Obituary: Aben Kandel
Friday 19 February 1993
THE WRITER Aben Kandel, who also sometimes went under the name Kenneth Langtree, was one of the last screenwriters who wrote for the American 'B-movies' of the Fifties, and their later imitations. They boasted such titles as I Married a Monster From Outer Space, The Crawling Eye, Attack of the Fifty Foot Woman and I Was a Teenage Werewolf - the last written by Kandel himself in 1957. But Kandel's career had started with more distinguished credits.
Kandel began as a novelist with Vaudeville (1927), Black Sun (1929) and City for Conquest (1936), which was made into a film, directed by Anatole Litvak in 1940. It told the story of a boxer's devotion to his younger brother and starred James Cagney, Anthony Quinn and Arthur Kennedy. Although pretentious in parts it was well produced and well regarded in the Cagney canon.
Kandel based one of his scripts on the football coach Frank Cavanaugh who became a military hero. The film, The Iron Major (1943), was directed by Ray Enright and starred Pat O'Brien as the Major. He also adapted the play Dinner at Eight by George Kaufman and Edna Ferber for the 1933 film of the same name, directed by George Cukor with a host of MGM vintage stars: Wallace Beery, Jean Harlow and Lionel Barrymore. The murder thriller They Won't Forget (1937), for which Kandel wrote the screenplay, was a powerful film, directed by Mervyn LeRoy, with Lana Turner in her first important screen role.
The term 'B-movie' came into being during the Thirties Depression when cinema audiences demanded a supporting feature and more for their money. Regarded as 'time-fillers' they were produced on very small budgets, sometimes with a shooting schedule of less than a week. Occasionally a classic would appear, such as Val Lewton's Cat People (1942), but mostly they were very poor quality, with appalling special effects, rubber monster-suits and cliched situations. Richard O'Brien wrote The Rocky Horror Show as a tribute to the genre.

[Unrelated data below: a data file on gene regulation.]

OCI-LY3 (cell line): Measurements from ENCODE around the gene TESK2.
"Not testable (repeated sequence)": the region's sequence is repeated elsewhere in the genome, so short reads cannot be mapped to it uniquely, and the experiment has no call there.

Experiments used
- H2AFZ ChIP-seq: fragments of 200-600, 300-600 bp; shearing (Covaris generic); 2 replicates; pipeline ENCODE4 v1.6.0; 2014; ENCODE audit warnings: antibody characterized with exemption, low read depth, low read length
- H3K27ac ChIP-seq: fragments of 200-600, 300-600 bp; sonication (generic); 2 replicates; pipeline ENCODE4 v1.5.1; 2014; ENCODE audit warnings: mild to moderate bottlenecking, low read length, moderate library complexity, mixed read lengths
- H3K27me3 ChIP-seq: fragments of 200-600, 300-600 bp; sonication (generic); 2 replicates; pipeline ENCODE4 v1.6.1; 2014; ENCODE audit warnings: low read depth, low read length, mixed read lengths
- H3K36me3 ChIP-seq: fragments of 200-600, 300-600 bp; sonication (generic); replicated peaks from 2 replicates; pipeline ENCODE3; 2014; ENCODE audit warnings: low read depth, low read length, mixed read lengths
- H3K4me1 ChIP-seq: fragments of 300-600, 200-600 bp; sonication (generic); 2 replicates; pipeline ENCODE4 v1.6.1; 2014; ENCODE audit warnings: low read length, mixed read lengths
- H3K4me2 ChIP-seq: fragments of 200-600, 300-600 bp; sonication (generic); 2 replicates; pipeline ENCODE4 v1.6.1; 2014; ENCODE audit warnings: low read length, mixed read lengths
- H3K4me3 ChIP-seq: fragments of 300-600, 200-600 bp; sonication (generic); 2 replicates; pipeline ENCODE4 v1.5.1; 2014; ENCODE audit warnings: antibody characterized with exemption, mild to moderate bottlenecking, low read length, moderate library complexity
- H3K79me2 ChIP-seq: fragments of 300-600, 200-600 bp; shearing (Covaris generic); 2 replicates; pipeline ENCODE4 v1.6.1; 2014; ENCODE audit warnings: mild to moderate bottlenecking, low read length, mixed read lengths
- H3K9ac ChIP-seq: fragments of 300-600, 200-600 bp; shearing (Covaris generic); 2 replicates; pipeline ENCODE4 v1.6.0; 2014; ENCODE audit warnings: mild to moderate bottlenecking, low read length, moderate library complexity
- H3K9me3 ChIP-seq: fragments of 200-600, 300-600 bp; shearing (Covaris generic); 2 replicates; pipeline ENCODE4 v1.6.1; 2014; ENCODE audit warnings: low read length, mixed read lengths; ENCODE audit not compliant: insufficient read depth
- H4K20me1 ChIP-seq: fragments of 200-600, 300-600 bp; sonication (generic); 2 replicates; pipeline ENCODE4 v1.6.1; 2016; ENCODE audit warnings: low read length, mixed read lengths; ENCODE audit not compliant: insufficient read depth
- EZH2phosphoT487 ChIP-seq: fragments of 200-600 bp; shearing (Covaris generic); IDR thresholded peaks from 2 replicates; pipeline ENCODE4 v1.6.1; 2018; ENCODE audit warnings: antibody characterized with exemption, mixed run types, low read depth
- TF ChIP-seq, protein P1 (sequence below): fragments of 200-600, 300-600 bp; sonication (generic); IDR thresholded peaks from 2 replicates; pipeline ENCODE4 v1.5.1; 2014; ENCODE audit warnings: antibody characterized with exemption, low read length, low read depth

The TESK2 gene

A number of Fifties and Sixties films attempted to make this kind of B-movie which was popular with teenagers at drive-ins into a more mainstream position, with bigger budgets, but similar themes. Almost all were concerned with horror. Several US director/producers such as Roger Corman in The Pit and the Pendulum and The Mask of the Red Death (and others from his Poe series) were very successful, but Britain produced many 'turkeys'. Aben Kandel wrote for a number of these, including: How to Make a Monster (1958), The Headless Ghost (1958), Horrors of the Black Museum (1959), Konga (1961), Berserk (1967) and Joan Crawford's last film, Trog (1970), a dreadful film directed by the distinguished photographer Freddie Francis in which Crawford plays an anthropologist who discovers an apeman.
The appeal of the truly bad B- movie lives on, helped by personalities like Clive James, who still speaks affectionately of the Wild Women of Wonga, and Jonathan Ross, who celebrated their awfulness in the television series The Incredibly Strange Film Show.
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